Similarly, there are many opportunities to align Federal approaches to quality measurement and improvement with work happening at the State level. States are key engines of public health improvement and health care delivery for millions of Americans, and health care providers often face with different State and Federal measures or quality improvement priorities. The National Quality Strategy provides an opportunity for Federal government stakeholders to learn from State successes and shape national priorities accordingly, and an opportunity for States to evaluate their current efforts in light of the National Quality Strategy.
HHS is working with each of its component agencies to develop agency-specific plans to align their work with National Quality Strategy priorities and goals. HHS created a template to guide them in the development of these plans, with broad, recommended categories to create consistency across the plans and ensure alignment with the National Quality Strategy. In their plans, agencies explain how their own principles, priorities, and aims correspond with those of the National Quality Strategy; elaborate on their existing and future efforts to implement the National Quality Strategy; and discuss the methodology for evaluating these efforts.
All HHS agencies (AHRQ, CDC, CMS, HRSA, IHS, FDA, NIH, and SAMHSA) have completed their initial quality strategic plans. These completed Agency-Specific Strategic Plans can be found at www.ahrq.gov/workingforquality/. Future National Quality Strategy progress reports will highlight updates of these plans.
One example of this effort is the Substance Abuse and Mental Health Services Administration (SAMHSA), development of the National Behavioral Health Quality Framework to reflect a SAMHSA-specific approach to implementing the National Quality Strategy. The framework tailors each of the National Quality Strategy aims and priorities by narrowing the focus of each priority to behavioral health and providing goals and objectives to meet these priorities.
HHS is working to ensure that every new initiative from the Department, as well as every new funding request, aligns to the National Quality Strategy. HHS developed an Agency-Alignment Checklist for agencies to report how newly proposed programs align with the National Quality Strategy aims and priorities. Agencies must complete this checklist when requesting approval of new programs or program funds. This new process will require decision-makers in the component agencies and the Department to proactively consider the National Quality Strategy when developing new programs and funding requests.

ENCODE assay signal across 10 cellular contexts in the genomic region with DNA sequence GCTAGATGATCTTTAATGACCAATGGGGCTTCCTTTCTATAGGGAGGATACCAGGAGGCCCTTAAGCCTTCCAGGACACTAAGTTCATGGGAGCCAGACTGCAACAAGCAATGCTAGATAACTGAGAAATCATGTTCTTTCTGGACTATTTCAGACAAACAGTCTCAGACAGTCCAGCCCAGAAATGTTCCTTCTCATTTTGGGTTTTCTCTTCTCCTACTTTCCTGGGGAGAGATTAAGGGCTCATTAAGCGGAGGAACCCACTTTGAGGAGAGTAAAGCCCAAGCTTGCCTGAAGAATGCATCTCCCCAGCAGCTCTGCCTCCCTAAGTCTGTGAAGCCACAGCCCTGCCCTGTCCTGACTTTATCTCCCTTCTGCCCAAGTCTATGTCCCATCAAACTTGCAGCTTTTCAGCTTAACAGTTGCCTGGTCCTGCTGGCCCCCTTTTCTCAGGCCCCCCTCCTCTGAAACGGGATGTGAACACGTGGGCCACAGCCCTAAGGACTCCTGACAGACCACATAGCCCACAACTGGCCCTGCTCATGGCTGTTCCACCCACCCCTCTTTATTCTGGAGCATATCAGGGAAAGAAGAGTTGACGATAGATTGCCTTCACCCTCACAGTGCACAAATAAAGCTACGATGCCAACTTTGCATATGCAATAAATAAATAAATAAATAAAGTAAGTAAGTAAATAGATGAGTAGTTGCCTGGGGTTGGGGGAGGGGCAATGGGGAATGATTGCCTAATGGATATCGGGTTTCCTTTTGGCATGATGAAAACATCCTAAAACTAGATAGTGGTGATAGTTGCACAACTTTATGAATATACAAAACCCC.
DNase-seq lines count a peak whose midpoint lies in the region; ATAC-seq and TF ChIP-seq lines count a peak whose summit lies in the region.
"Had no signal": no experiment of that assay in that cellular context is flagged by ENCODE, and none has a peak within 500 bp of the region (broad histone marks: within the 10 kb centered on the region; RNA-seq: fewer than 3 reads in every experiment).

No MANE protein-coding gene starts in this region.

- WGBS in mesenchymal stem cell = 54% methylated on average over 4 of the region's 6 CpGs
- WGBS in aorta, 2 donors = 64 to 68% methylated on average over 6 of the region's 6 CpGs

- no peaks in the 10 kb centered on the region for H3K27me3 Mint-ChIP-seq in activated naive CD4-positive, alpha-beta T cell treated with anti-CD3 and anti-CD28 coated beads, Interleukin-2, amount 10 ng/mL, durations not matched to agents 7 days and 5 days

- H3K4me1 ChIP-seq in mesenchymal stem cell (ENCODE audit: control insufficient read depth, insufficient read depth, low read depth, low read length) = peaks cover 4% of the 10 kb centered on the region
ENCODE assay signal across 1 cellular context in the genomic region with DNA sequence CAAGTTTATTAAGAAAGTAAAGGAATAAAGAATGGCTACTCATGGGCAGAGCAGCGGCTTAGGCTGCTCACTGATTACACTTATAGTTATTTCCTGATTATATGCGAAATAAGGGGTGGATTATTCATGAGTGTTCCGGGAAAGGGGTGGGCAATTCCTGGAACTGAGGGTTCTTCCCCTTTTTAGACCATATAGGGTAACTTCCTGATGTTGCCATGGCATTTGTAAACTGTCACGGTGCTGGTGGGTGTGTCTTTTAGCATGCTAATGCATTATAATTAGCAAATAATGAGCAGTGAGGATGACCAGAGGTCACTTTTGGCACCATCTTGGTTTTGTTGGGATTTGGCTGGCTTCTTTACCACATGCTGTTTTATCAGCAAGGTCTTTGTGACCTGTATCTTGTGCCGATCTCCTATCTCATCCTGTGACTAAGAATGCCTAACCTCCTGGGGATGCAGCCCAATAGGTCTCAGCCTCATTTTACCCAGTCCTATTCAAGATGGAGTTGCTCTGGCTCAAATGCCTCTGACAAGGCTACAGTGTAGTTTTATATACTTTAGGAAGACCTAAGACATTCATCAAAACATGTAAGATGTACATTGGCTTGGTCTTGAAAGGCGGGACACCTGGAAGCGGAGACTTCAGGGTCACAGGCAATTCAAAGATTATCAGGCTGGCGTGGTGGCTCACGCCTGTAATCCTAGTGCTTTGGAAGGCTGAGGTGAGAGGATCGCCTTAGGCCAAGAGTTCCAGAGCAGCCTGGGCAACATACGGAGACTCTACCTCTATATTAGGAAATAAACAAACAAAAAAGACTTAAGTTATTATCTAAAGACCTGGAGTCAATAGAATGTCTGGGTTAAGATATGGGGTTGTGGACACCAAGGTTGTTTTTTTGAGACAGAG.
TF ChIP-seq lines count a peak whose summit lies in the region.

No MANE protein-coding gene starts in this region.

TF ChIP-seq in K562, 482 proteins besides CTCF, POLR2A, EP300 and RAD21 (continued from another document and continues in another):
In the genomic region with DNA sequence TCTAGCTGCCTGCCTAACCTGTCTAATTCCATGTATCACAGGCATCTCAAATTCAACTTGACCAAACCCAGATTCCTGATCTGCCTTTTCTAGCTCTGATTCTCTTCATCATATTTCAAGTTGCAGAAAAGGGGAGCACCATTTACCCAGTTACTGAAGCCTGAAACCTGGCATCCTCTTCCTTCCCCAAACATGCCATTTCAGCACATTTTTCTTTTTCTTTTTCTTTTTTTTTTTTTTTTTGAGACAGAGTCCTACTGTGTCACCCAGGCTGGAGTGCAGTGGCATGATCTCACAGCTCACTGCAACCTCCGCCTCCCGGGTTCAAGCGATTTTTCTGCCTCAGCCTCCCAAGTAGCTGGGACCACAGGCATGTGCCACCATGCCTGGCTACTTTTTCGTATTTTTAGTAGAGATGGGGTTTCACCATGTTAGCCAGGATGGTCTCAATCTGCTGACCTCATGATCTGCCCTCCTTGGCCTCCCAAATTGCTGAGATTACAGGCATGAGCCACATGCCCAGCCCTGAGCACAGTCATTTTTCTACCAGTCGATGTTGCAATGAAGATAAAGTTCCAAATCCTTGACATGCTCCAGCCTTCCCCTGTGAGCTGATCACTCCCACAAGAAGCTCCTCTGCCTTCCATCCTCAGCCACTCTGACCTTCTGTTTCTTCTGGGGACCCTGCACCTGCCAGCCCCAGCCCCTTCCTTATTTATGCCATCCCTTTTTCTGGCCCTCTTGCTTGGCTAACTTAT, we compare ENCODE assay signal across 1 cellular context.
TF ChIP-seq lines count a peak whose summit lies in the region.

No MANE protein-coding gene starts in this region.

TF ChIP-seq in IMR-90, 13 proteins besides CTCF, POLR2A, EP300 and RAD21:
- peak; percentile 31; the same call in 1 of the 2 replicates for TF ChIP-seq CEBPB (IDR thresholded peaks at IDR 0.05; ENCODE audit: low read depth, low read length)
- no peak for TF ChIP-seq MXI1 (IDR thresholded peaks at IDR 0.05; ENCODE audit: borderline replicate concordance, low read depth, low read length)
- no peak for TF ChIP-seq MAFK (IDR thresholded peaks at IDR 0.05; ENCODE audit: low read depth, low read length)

States, local communities, and the private sector are essential partners in implementing the National Quality Strategy. In consultation with States, HHS has identified a core set of children's health measures for use in Medicaid and the Children's Health Insurance Program (CHIP).7 Using clear consistent measures will not only speed quality improvement for Medicaid and CHIP beneficiaries but also reduce administrative burdens for States. In January 2012, AHRQ and CMS released the initial core set of health care quality measures for adults eligible for benefits under Medicaid8 (the Annual report is available at: http://www.medicaid.gov/Medicaid-CHIP-Program-Information/By-Topics/Quality-of-Care/Downloads/2011_StateReporttoCongress.pdf). Leading States have also undertaken efforts to align their quality measurement and improvement efforts with the National Quality Strategy. HHS continues to work with States in this alignment process. Among those efforts, Colorado and Ohio stand out as leaders in State and Federal measure alignment. The sections below describe efforts currently underway by Colorado and Ohio to align quality initiatives with the National Quality Strategy.